Social Anxiety Self-Help Strategies for the Holiday Season

Tuesday, December 20, 2016

Well, we are days away from the holidays, so you are most likely well into your most socially-active time of the year. Although we’re told that this is supposed to be the happiest time of the year, for many of us, this may not be the case. In fact, a North American survey found that 45% of respondents dread the festive season. Especially if you struggle with social anxiety, the thought of family gatherings and office parties can seem overwhelming, and the increase in social engagements over the holidays can be a source of trepidation and dread.

Before we delve into self-help strategies for social anxiety over the holiday season, let’s look at some common culprits of holiday anxiety. We asked our followers to list their top causes of anxiety during the holiday season and here are the top five:

 

1. The office Christmas party - Small talk with colleagues, or drinking too much in front of the boss are some reasons people fear their yearly office party. We may fear that we may do something embarrassing or worry about what others may think of us.

 

2.  Eating in front of others – With more parties, potlucks, and lunches, there are more occassions where you may eat in front of others. If you feel like others are observing you, this can make some incredibly uncomfortable.

 

3.  Spending time with family – Many dread spending more time with family this time of year. Particularly if we are dealing with negative thoughts about ourselves, having to answer family member’s questions about how we are doing, can make us feel uneasy.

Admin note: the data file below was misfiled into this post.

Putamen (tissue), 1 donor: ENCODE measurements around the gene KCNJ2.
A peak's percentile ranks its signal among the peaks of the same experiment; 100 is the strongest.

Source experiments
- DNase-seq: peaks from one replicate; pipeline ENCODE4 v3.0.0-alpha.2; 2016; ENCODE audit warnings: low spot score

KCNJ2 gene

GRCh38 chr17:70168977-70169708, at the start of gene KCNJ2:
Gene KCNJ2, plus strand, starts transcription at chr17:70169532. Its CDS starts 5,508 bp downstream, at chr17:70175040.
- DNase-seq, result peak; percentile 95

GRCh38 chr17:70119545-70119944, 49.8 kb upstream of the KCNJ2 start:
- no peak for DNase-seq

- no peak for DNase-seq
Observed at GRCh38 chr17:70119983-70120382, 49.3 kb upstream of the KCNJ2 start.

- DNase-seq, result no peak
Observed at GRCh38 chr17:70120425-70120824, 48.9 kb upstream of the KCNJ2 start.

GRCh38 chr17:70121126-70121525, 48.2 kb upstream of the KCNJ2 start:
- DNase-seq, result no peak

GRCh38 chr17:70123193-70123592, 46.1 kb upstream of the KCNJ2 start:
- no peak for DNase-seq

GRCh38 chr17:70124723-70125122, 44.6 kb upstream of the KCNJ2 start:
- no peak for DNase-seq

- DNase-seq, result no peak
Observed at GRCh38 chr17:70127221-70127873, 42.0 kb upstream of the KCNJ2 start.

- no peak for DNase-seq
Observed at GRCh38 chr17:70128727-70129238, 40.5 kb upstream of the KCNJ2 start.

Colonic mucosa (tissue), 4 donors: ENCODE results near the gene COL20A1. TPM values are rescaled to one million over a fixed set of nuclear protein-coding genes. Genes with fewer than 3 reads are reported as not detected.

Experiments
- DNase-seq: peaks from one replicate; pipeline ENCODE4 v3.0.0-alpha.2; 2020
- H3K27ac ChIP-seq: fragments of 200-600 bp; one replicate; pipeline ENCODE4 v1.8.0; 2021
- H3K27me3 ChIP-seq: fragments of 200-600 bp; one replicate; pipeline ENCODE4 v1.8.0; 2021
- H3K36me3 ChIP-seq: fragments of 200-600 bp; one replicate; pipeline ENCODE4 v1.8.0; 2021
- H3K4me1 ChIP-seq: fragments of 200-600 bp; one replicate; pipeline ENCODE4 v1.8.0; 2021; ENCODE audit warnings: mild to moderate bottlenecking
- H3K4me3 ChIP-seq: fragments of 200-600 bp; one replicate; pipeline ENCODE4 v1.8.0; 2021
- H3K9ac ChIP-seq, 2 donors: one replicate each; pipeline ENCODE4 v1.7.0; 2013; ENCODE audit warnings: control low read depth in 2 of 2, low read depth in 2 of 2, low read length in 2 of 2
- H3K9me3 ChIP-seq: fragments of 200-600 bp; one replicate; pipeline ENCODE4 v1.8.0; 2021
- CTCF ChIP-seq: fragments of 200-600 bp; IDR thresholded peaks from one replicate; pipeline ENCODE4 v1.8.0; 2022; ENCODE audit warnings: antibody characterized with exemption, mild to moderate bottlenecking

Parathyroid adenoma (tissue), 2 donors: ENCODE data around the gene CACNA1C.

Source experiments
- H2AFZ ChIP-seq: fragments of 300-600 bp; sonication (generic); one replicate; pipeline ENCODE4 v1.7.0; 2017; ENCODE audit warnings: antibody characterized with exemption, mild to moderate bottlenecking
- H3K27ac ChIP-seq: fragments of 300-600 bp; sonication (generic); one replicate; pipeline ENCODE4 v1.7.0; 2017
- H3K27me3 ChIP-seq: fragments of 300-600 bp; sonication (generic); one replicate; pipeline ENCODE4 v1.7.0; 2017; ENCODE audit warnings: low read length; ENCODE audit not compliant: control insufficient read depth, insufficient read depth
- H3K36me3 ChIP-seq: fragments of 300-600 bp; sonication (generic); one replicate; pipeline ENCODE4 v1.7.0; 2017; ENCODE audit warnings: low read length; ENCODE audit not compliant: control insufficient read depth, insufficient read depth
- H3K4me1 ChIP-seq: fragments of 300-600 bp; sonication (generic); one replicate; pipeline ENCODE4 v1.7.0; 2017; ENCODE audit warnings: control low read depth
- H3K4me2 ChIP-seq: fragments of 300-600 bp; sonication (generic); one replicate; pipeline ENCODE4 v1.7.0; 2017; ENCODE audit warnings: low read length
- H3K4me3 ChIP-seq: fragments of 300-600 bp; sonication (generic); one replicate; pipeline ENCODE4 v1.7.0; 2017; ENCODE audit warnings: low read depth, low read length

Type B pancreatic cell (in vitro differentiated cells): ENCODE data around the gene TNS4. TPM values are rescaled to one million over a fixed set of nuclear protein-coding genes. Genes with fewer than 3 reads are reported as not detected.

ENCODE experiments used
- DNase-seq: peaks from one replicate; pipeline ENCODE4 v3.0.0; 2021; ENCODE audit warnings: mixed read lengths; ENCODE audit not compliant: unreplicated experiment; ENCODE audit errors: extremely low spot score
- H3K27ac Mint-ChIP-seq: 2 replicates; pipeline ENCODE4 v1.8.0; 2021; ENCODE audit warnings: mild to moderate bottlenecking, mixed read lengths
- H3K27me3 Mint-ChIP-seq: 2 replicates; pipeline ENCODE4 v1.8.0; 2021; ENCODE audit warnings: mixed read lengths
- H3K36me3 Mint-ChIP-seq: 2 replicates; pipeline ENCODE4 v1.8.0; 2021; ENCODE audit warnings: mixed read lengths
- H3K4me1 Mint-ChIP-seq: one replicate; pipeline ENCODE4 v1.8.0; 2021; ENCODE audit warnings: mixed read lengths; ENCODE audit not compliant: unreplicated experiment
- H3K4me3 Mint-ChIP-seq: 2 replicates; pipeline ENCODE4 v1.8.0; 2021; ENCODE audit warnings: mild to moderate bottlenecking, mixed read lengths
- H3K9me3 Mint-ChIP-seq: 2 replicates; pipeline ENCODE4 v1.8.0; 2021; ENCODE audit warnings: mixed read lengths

4.  FOMO social media - Fear of missing out. If you find yourself sitting at home scouring through social media posts, you may find that the stress of doing “not enough” can get you down. Many of us look at what we perceive that our friends’ lives are like on social media and think that we are missing out if our lives don’t mirror theirs.

 

 5.  The illusion of the perfect Christmas – Commercials, TV, and social media can all be culprits when it comes to our illusion of the perfect holiday season. Sometimes our perception of what the holiday should look like puts high expectations on ourselves. Not achieving these unrealistic expectations can be a source of anxiety for many.

 

Image c/o Introvert Doodle

 

Whether you struggle with social anxiety, or you feel your anxiety intensify as you enter the holiday season, here are five strategies that you can use to help your social anxiety over the holidays – and all year long too.

 

Self-Help Strategies for Social Anxiety

 

1.  Learn about Anxiety